Discovering Old Town: Chicago’s Historic Gem

Old Town

‍Old Town, a vibrant and history-rich neighborhood nestled in the heart of Chicago, serves as a stellar example of the city’s ability to preserve its historical charm while embracing modernity. This neighborhood, known for its Victorian-era buildings and bustling entertainment scene, is a magnet for locals and tourists alike.

Old Town: An Overview

Old Town is a neighborhood and historic district located in the Near North Side and Lincoln Park areas of Chicago, Illinois. Its boundaries extend to Armitage Avenue in the north, Clybourn and Halsted Streets to the west, Clark Street to the east, and Division Street to the south. North Avenue and Wells Street serve as the main thoroughfares, teeming with pubs, coffee shops, boutiques, and entertainment venues.

The Birth of Old Town

Old Town Chicago

In the mid-19th century, German immigrants settled in this area, transforming it from a swampland into a thriving farming community known for its celery, potatoes, and cabbages. This agricultural history led to the area being nicknamed “The Cabbage Patch,” a moniker that stuck until the early 1900s.

During World War II, the triangle formed by North Avenue, Clark Street, and Ogden Avenue was designated a ‘neighborhood defense unit’ by Chicago’s Civil Defense Agency. In the post-war years, the population of “North Town,” as it was known by the 1940s, began to sponsor annual art fairs called the “Old Town Holiday.” These fairs played a significant role in the neighborhood’s identity, leading to the formation of the Old Town Triangle Association in 1948.

Architectural Charm of Old Town

Old Town St. Michaels Chicago

Old Town boasts many of Chicago’s older, Victorian-era buildings, including St. Michael’s Church, one of only seven buildings to survive the Great Chicago Fire. The neighborhood’s unique street pattern, particularly in the Old Town Triangle section, predates the Great Chicago Fire and does not adhere to a typical Chicago grid pattern.

Old Town is full of conflict, full of life; a sometimes maddening but always exciting place to live.” – Richard Atcheson, Holiday Magazine, March 1967

Cultural Evolution

During the 1950s, Old Town became an enclave for many of the first Puerto Ricans to come to Chicago. They referred to the area as part of “La Clark.” However, the 1960s and 1970s saw the neighborhood transform into the center of the yippie and hippie counter-culture in the midwestern United States. This was mainly due to many of the original families moving to the suburbs during white flight, leaving older Victorian buildings with storefronts available to rent inexpensively.

An Artistic Hub

In the 20th century, an art colony emerged in the neighborhood as artists moved from the Towertown neighborhood near Washington Square Park. The Old Town Art Fair, started in the 1960s, continues to be a prominent attraction, bringing together more than 200 nationally acclaimed artists to showcase their work.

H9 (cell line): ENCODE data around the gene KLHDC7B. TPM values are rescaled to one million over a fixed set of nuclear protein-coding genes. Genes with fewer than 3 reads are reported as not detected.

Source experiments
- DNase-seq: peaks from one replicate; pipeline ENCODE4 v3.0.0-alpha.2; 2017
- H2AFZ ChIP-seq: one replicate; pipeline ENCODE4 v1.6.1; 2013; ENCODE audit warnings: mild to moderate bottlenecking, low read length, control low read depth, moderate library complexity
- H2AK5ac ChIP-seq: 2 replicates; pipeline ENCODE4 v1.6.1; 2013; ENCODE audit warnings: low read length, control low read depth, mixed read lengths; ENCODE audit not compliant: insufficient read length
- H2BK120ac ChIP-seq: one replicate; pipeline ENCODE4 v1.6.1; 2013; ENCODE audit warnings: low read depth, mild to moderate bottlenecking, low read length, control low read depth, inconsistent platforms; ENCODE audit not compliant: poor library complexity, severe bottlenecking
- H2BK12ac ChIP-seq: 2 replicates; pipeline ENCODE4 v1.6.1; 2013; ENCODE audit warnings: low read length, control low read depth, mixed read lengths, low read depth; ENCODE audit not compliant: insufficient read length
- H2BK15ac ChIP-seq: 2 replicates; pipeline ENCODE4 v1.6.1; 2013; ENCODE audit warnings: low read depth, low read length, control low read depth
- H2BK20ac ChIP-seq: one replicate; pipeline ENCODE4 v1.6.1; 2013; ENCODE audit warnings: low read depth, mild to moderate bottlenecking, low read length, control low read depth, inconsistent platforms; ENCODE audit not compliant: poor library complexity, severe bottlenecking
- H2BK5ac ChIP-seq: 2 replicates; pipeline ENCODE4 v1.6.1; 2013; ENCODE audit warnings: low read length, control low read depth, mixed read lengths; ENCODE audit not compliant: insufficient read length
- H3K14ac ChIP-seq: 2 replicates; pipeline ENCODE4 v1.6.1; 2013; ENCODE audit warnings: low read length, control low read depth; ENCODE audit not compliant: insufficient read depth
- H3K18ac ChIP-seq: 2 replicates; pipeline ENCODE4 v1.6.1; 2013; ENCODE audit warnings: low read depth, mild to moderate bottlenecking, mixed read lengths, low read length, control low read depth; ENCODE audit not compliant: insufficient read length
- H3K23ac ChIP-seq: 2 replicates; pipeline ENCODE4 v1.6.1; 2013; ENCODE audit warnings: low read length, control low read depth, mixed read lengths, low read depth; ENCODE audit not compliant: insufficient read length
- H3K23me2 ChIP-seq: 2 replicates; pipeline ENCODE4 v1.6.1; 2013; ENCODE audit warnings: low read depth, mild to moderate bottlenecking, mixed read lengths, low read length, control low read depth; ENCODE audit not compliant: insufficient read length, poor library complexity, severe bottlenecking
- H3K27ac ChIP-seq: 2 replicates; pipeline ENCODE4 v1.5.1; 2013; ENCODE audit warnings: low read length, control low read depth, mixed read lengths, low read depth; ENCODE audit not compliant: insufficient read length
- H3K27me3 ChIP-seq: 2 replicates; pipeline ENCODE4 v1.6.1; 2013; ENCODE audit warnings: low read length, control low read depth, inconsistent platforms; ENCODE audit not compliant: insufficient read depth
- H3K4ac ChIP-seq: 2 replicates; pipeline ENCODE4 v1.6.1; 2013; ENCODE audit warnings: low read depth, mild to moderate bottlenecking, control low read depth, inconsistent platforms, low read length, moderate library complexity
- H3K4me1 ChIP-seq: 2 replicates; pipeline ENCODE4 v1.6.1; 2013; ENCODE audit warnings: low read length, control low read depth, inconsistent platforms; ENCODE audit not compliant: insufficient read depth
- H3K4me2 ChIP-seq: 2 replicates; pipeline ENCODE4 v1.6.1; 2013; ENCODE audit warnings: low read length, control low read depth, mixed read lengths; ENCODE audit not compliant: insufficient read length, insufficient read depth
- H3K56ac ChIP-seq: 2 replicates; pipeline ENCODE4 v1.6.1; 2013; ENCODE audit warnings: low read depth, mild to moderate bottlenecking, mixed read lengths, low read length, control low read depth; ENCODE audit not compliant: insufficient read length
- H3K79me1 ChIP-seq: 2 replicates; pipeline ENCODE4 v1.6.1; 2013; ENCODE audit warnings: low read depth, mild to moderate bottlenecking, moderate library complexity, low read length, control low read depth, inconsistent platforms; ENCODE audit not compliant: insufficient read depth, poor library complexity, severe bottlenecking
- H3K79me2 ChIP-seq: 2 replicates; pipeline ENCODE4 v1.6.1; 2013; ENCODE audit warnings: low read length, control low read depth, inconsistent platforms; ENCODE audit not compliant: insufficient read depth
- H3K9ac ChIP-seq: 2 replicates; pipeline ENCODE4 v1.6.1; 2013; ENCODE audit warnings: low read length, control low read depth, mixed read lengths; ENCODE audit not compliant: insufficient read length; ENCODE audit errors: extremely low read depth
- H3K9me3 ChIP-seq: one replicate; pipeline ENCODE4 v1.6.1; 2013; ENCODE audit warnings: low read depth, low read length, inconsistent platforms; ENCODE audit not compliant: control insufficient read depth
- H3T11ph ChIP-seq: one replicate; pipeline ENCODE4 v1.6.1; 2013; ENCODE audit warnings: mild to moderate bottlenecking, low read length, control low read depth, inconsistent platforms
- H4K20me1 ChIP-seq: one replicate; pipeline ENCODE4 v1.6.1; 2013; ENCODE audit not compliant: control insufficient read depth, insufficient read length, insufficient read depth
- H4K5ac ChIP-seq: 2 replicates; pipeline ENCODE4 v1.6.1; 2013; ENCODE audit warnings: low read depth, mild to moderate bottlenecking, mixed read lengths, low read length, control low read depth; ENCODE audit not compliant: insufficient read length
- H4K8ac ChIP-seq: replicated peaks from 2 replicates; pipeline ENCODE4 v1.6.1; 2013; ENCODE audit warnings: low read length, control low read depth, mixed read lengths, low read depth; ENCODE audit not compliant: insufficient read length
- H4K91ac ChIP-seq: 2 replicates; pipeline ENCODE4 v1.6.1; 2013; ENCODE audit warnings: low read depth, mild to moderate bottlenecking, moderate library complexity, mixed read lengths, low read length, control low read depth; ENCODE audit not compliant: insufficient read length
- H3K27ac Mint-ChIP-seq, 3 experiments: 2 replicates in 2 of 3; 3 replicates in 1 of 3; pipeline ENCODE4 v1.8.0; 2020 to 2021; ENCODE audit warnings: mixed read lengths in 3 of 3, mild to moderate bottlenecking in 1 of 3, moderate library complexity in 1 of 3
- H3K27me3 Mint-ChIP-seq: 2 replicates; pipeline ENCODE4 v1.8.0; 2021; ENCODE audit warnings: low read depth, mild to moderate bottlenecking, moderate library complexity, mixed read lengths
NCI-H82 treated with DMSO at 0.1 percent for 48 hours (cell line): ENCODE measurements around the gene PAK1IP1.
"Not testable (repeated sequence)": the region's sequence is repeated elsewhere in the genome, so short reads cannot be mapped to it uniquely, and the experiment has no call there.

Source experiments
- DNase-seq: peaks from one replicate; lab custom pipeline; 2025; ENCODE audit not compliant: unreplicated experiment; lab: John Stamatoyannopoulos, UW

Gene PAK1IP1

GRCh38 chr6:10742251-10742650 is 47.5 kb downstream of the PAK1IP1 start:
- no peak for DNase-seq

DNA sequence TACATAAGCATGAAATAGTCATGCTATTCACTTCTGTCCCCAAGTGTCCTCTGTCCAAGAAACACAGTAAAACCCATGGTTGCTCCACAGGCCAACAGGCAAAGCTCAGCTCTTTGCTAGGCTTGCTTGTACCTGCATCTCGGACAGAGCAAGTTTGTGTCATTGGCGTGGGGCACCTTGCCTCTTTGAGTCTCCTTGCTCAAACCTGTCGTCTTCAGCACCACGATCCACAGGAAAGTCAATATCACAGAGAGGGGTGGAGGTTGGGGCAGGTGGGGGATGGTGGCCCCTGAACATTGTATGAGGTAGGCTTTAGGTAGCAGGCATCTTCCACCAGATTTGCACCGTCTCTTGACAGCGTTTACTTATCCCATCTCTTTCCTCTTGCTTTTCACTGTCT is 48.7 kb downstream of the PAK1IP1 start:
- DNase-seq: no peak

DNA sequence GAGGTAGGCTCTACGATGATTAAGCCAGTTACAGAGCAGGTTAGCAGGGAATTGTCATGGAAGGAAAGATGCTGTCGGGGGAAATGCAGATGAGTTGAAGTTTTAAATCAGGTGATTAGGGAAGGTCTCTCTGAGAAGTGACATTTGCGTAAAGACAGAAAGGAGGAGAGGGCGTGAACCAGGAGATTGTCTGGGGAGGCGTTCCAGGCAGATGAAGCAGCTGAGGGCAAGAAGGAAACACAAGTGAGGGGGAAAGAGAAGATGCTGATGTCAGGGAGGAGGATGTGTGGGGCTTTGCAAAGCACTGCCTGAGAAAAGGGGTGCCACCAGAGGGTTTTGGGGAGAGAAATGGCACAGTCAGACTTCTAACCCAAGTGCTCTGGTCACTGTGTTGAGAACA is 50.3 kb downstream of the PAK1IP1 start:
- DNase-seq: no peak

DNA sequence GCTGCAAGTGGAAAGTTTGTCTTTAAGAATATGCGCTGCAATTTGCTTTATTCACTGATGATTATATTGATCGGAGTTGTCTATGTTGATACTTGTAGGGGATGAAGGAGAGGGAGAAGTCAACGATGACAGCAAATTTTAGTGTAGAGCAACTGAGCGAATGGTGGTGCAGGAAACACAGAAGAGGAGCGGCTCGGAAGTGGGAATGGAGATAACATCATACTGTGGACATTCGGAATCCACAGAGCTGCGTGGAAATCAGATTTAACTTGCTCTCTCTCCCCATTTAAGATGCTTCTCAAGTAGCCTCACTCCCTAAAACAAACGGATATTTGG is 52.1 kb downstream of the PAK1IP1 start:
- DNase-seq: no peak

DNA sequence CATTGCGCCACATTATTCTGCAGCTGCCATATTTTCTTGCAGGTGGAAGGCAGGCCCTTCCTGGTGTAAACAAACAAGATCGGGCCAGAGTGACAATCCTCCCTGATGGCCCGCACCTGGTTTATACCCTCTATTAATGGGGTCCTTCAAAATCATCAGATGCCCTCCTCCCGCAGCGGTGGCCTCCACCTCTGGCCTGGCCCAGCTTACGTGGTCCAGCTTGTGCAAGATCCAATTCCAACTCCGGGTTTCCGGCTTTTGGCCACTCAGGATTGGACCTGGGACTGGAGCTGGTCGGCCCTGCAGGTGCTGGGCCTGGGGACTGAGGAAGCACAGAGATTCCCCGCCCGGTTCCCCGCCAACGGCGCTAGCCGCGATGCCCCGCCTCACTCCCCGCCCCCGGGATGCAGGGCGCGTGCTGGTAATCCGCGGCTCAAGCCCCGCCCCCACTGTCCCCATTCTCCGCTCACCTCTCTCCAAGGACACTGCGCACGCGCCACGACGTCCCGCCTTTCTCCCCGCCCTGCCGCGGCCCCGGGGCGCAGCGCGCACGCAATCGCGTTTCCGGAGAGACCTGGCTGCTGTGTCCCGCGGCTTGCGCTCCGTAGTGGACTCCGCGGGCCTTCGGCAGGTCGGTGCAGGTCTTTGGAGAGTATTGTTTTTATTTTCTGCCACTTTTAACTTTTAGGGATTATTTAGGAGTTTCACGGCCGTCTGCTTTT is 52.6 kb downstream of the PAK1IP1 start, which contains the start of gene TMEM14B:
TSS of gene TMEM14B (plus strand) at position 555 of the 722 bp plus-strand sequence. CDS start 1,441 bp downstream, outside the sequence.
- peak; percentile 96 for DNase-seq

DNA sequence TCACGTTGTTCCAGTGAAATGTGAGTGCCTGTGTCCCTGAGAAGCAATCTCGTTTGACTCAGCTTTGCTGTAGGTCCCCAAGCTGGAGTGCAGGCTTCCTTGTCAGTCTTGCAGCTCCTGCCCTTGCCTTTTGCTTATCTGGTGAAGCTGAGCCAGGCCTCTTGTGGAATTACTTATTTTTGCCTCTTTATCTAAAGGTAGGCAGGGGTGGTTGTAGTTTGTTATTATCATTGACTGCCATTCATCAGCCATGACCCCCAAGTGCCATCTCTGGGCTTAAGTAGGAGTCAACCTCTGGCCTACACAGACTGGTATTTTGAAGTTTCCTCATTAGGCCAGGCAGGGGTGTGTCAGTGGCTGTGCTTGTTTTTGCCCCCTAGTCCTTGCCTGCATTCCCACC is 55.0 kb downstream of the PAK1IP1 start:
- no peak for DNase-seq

A Humble Home for Comedy and Music

Old Town is synonymous with the birth of modern American improv. It is home to The Second City, the legendary comedy club that has produced stars like Bill Murray, Chevy Chase, Tina Fey, and Steve Carell. The neighborhood’s comedic significance is complemented by its rich musical history. In 1957, the Old Town School of Folk Music opened its doors, solidifying Chicago’s place in the folk music revival of the 1960s and 1970s. Artists such as Bob Gibson, Steve Goodman, Bonnie Koloc, and John Prine graced various clubs on Wells Street.

Modern Old Town

Old Town continues to be a bustling neighborhood with a vibrant nightlife, a thriving dining scene, and a variety of shopping options. The main strip, Wells Street, is lined with popular restaurants, bars, and boutiques. In addition, the neighborhood hosts the annual Old Town Art Fair, a celebrated outdoor festival featuring works from nationally acclaimed artists.


Chicago Public Schools operates several public schools in Old Town. Schools like Manierre K-8 School and Jenner K-8 have been part of the neighborhood’s educational landscape, providing resources and opportunities for the local community.

A Blend of History and Modernity

Old Town exemplifies Chicago’s unique ability to honor its rich history while continuously evolving. The neighborhood’s blend of historical charm, vibrant entertainment scene, and cultural significance makes it a must-visit spot for anyone exploring the Windy City. Whether you’re an architectural buff, a comedy enthusiast, or simply a lover of beautiful neighborhoods, Old Town has something to offer.

Old Town is where you make it.” – Richard Atcheson, Holiday Magazine, March 1967

As we continue to appreciate the beauty and history of Old Town, we are reminded that our neighborhoods are not just physical spaces, but living, evolving entities that embody the spirit and resilience of our communities.

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